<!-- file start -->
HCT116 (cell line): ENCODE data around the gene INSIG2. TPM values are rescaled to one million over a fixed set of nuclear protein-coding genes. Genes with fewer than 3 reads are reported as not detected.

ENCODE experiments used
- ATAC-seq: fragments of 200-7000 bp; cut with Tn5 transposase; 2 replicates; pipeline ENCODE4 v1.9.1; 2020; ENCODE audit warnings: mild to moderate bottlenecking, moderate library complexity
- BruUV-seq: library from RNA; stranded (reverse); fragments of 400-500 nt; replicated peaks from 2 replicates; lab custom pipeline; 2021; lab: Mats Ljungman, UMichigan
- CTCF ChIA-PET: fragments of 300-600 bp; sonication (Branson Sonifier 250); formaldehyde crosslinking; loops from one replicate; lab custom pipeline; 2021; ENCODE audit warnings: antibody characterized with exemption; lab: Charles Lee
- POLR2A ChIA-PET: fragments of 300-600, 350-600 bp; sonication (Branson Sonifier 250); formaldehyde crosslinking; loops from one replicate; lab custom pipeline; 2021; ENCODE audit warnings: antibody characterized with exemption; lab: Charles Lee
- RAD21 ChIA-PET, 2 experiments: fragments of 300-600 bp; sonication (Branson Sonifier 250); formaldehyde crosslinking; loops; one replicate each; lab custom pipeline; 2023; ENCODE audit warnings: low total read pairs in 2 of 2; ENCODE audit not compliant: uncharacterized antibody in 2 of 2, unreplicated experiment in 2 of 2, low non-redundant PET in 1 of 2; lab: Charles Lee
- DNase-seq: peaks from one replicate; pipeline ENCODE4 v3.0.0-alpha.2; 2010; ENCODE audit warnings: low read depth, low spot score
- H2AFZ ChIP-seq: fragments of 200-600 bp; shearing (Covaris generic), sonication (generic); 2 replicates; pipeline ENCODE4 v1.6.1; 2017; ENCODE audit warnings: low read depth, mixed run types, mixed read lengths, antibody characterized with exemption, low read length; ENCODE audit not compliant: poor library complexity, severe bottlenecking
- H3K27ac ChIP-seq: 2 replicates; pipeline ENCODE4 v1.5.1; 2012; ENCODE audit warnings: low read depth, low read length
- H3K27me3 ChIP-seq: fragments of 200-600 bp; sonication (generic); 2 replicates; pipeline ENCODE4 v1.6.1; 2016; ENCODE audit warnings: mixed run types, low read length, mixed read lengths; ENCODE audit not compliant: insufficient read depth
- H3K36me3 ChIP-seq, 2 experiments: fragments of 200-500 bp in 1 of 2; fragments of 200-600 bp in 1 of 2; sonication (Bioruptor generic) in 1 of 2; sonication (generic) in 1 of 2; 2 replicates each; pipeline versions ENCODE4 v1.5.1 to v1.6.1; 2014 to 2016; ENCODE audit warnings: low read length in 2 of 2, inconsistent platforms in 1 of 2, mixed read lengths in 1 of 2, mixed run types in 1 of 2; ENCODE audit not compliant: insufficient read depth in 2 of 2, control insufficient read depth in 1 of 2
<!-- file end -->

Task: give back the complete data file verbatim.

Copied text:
HCT116 (cell line): ENCODE data around the gene INSIG2. TPM values are rescaled to one million over a fixed set of nuclear protein-coding genes. Genes with fewer than 3 reads are reported as not detected.

ENCODE experiments used
- ATAC-seq: fragments of 200-7000 bp; cut with Tn5 transposase; 2 replicates; pipeline ENCODE4 v1.9.1; 2020; ENCODE audit warnings: mild to moderate bottlenecking, moderate library complexity
- BruUV-seq: library from RNA; stranded (reverse); fragments of 400-500 nt; replicated peaks from 2 replicates; lab custom pipeline; 2021; lab: Mats Ljungman, UMichigan
- CTCF ChIA-PET: fragments of 300-600 bp; sonication (Branson Sonifier 250); formaldehyde crosslinking; loops from one replicate; lab custom pipeline; 2021; ENCODE audit warnings: antibody characterized with exemption; lab: Charles Lee
- POLR2A ChIA-PET: fragments of 300-600, 350-600 bp; sonication (Branson Sonifier 250); formaldehyde crosslinking; loops from one replicate; lab custom pipeline; 2021; ENCODE audit warnings: antibody characterized with exemption; lab: Charles Lee
- RAD21 ChIA-PET, 2 experiments: fragments of 300-600 bp; sonication (Branson Sonifier 250); formaldehyde crosslinking; loops; one replicate each; lab custom pipeline; 2023; ENCODE audit warnings: low total read pairs in 2 of 2; ENCODE audit not compliant: uncharacterized antibody in 2 of 2, unreplicated experiment in 2 of 2, low non-redundant PET in 1 of 2; lab: Charles Lee
- DNase-seq: peaks from one replicate; pipeline ENCODE4 v3.0.0-alpha.2; 2010; ENCODE audit warnings: low read depth, low spot score
- H2AFZ ChIP-seq: fragments of 200-600 bp; shearing (Covaris generic), sonication (generic); 2 replicates; pipeline ENCODE4 v1.6.1; 2017; ENCODE audit warnings: low read depth, mixed run types, mixed read lengths, antibody characterized with exemption, low read length; ENCODE audit not compliant: poor library complexity, severe bottlenecking
- H3K27ac ChIP-seq: 2 replicates; pipeline ENCODE4 v1.5.1; 2012; ENCODE audit warnings: low read depth, low read length
- H3K27me3 ChIP-seq: fragments of 200-600 bp; sonication (generic); 2 replicates; pipeline ENCODE4 v1.6.1; 2016; ENCODE audit warnings: mixed run types, low read length, mixed read lengths; ENCODE audit not compliant: insufficient read depth
- H3K36me3 ChIP-seq, 2 experiments: fragments of 200-500 bp in 1 of 2; fragments of 200-600 bp in 1 of 2; sonication (Bioruptor generic) in 1 of 2; sonication (generic) in 1 of 2; 2 replicates each; pipeline versions ENCODE4 v1.5.1 to v1.6.1; 2014 to 2016; ENCODE audit warnings: low read length in 2 of 2, inconsistent platforms in 1 of 2, mixed read lengths in 1 of 2, mixed run types in 1 of 2; ENCODE audit not compliant: insufficient read depth in 2 of 2, control insufficient read depth in 1 of 2